One bad game did India in

K. Srikkanth  

We had a strong team for the 1987 World Cup that was jointly hosted by India and Pakistan. In fact, we were the favourites.

That we failed to retain the Cup underlines how one bad game in the knock-out phase can undo all the earlier good work. The defeat against England in the semi-final in Mumbai was hard to stomach. England made 254 for six in its 50 overs. Graham Gooch came up with a fine innings of 115. The feature of his innings was the manner in which he swept the Indian spinners.

Still, it was a target we were confident of reaching. The spirit in the camp was high. We knew we had the batsmen who could get the job done. Sadly, it was a game where we did not apply ourselves.

We lost wickets at regular intervals, and the pressure built up gradually. England off-spinner Eddie Hemmings and paceman Neil Foster, steady at best, were among the wickets. And our dream ended at the Wankhede Stadium.

It was a tournament where India and Pakistan were billed to reach the final. Led by Imran Khan, Pakistan was a powerful team as well. But all credit to Australia for defeating Pakistan in Lahore. A lot of things can happen in a World Cup.

Resurgent team

The resurgent Australian team, captained capably by Allan Border, went on to win the final. England played the percentages well to make it to the summit clash but some tactical errors during the big moments of the match saw Australia emerge triumphant.

The Indian team was a well balanced one. There was balance in the side and skipper Kapil Dev had plenty of options, both in batting and bowling.

We did not begin too well, losing to Australia by one run in a thriller at Chepauk. The Australian total of 270 for six in 50 overs was a competitive one. But, we were off to a tremendous start. Sunil Gavaskar came up with a cameo and Navjot Sidhu and I were involved in what appeared to be a match-winning partnership.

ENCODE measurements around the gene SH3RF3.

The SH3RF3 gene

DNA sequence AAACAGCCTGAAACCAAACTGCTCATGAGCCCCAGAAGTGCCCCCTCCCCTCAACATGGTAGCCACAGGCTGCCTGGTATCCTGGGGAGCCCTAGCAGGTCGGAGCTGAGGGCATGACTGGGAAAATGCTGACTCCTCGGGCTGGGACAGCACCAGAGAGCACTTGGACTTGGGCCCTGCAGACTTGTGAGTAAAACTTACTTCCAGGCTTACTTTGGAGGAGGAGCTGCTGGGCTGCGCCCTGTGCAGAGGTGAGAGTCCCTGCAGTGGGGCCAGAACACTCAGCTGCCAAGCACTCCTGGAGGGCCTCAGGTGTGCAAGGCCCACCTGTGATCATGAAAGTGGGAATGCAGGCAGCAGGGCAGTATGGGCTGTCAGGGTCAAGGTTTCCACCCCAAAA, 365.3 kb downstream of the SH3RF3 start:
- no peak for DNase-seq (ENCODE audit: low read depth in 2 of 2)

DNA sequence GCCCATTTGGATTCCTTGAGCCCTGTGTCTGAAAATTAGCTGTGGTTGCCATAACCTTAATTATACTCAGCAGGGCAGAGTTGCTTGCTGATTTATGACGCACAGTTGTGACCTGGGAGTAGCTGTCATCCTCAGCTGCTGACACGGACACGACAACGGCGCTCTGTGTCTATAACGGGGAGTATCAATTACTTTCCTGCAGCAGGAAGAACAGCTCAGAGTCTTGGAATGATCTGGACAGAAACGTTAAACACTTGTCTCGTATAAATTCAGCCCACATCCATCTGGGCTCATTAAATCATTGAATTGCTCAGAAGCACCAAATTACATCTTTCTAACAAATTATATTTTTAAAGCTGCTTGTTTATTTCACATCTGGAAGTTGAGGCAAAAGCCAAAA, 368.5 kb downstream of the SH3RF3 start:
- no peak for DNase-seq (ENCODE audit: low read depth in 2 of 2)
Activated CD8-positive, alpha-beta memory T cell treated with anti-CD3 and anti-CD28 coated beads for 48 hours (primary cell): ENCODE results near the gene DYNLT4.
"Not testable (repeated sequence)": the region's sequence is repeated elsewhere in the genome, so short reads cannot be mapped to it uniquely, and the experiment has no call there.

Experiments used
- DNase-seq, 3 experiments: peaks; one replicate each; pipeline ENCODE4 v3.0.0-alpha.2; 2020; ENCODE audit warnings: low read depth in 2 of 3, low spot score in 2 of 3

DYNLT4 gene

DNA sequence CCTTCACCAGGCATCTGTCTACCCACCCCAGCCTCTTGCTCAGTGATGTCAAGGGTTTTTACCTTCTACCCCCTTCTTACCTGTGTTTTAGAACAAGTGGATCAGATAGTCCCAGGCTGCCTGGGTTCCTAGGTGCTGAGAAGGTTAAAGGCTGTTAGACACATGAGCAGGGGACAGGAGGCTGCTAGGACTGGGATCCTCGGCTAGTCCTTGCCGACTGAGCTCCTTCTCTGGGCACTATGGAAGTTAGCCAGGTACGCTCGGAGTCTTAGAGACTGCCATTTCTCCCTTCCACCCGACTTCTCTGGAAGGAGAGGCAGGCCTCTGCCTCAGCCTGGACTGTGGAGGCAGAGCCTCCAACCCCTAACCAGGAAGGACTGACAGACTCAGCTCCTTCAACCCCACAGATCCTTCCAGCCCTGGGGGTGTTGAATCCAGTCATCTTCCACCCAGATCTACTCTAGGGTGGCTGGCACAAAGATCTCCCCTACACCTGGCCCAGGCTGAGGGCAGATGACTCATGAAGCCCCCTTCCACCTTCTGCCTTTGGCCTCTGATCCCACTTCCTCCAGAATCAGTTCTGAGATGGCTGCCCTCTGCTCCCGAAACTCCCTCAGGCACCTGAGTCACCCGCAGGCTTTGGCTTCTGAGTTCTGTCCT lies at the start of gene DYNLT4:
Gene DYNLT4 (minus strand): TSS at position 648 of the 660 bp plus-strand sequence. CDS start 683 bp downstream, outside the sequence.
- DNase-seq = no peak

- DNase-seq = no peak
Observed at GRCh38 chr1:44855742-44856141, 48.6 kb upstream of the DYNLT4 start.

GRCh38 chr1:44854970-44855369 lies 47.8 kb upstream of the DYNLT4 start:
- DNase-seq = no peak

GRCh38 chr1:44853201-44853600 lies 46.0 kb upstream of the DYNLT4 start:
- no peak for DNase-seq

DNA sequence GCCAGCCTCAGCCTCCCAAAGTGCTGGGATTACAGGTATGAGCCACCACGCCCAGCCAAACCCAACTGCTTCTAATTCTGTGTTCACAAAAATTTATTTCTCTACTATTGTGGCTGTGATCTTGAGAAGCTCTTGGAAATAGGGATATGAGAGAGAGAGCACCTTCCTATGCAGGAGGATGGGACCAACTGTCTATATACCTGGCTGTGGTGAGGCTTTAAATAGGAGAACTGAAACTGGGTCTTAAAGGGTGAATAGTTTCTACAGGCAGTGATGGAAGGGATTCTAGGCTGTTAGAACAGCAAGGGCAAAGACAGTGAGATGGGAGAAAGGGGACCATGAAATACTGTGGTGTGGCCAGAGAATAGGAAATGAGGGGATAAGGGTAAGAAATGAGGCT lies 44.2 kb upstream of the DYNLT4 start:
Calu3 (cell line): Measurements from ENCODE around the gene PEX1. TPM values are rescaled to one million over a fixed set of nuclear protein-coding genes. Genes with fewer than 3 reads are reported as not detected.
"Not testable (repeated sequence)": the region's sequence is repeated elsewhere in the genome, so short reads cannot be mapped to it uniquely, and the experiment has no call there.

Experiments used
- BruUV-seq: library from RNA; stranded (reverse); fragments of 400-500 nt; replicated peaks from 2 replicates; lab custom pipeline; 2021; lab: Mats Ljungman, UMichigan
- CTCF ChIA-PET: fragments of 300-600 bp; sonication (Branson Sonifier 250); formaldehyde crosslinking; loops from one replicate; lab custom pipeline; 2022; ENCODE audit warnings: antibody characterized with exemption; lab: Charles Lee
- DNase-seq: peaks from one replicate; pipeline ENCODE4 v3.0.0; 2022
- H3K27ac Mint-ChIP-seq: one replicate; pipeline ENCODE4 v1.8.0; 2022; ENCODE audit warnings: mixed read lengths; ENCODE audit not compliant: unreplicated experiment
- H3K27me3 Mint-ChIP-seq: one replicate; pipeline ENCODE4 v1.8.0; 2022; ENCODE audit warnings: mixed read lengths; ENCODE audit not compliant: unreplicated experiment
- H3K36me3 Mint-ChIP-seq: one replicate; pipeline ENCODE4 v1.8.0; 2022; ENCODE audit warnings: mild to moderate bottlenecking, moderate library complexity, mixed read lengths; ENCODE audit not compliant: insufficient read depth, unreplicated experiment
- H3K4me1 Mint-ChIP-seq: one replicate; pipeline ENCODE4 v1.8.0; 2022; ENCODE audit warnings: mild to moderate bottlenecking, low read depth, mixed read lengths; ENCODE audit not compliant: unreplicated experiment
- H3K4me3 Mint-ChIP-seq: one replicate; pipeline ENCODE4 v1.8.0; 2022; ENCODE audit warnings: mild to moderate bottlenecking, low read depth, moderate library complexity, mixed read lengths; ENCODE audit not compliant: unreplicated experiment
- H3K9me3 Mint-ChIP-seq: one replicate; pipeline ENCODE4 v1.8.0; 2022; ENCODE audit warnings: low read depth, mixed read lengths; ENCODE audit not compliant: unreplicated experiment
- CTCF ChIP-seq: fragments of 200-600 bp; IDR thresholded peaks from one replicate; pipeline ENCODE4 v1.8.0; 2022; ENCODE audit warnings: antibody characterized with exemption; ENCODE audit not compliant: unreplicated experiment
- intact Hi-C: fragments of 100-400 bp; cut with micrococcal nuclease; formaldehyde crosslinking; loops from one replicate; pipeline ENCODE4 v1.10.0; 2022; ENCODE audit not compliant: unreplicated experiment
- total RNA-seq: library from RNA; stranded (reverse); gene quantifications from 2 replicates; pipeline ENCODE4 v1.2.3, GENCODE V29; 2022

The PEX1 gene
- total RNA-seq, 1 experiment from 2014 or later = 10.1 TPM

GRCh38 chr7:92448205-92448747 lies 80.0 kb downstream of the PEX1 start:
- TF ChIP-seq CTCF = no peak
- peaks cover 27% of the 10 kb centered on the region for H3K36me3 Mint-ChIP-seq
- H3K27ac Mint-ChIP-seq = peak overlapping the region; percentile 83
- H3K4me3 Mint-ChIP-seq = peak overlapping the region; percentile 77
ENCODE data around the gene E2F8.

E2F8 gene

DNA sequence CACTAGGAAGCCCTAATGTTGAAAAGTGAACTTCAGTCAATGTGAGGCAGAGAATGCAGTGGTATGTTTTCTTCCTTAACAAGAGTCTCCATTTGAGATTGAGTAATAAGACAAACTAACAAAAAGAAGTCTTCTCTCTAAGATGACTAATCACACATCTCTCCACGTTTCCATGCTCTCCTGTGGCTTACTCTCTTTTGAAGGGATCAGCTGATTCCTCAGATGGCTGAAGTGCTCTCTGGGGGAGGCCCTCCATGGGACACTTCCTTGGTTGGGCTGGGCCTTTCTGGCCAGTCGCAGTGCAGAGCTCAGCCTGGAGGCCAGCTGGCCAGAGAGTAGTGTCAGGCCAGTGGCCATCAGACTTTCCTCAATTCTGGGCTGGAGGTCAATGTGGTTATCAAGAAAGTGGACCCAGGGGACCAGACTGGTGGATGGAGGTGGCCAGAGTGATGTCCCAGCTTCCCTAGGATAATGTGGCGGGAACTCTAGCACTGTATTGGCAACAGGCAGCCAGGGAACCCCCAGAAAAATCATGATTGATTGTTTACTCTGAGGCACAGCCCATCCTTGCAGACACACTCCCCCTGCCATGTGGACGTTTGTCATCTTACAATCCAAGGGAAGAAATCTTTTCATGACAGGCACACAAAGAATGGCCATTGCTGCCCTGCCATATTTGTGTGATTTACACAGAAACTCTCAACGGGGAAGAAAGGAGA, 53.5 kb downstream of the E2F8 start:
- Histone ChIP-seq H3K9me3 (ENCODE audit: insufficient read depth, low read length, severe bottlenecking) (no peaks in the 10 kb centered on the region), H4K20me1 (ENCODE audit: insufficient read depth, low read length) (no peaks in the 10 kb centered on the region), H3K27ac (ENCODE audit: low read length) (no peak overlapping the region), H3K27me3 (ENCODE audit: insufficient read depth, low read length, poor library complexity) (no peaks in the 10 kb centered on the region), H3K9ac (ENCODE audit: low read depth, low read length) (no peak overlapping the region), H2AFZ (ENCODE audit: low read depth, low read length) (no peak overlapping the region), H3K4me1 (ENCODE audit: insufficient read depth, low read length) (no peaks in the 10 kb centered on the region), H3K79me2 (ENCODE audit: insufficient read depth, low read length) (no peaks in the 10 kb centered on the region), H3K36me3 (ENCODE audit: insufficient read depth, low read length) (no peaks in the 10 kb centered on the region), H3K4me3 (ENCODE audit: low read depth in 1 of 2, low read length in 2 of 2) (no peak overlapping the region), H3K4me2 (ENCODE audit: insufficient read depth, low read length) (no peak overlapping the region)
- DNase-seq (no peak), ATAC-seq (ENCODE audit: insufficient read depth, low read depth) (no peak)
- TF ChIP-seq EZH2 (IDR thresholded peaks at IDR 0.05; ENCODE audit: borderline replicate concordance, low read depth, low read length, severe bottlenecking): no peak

Sidhu, making a comeback to the side, was playing the big shots in his new avatar. He used his feet, was severe on the spinners. I came up with an innings of 70 and I can still recall the roar of the Chepauk crowd each time I struck the ball. Sidhu made 73 and we were well on course. We were at a comfortable 207 when we lost our third wicket. Then things went wrong.

Wrong choice of shots allowed the Aussies to claw their way back into the match. The Aussies showed a lot of spirit and fight but I still find it hard to believe that we actually lost that match by the smallest possible margin.

India recovered from that setback and defeated Australia in the return league match in New Delhi. We were on a roll now.

We needed to defeat New Zealand by a big margin in our final league game in Nagpur to top the group and avoid travelling to Lahore, where we would have met Pakistan, for the semi-final.

I remember the match for plenty of reasons. Chetan Sharma achieved a hat-trick to rock the Kiwi line-up. Gavaskar was a doubtful starter for the match. He had fever on the morning of the game but decided to play. Gavaskar delighted by scoring his maiden ODI hundred. I watched plenty of stunning shots from the non-striker's end as Gavaskar cut loose.

Chasing a total of just over 220, Gavaskar and I had a cracking partnership before I was dismissed for 75. We romped home by nine wickets. Actually, we should have retained the Cup.

(S. Dinakar in conversation with K.Srikkanth)

Tomorrow: Javagal Srinath on 1992

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Printable version | Jan 25, 2022 12:22:34 PM |

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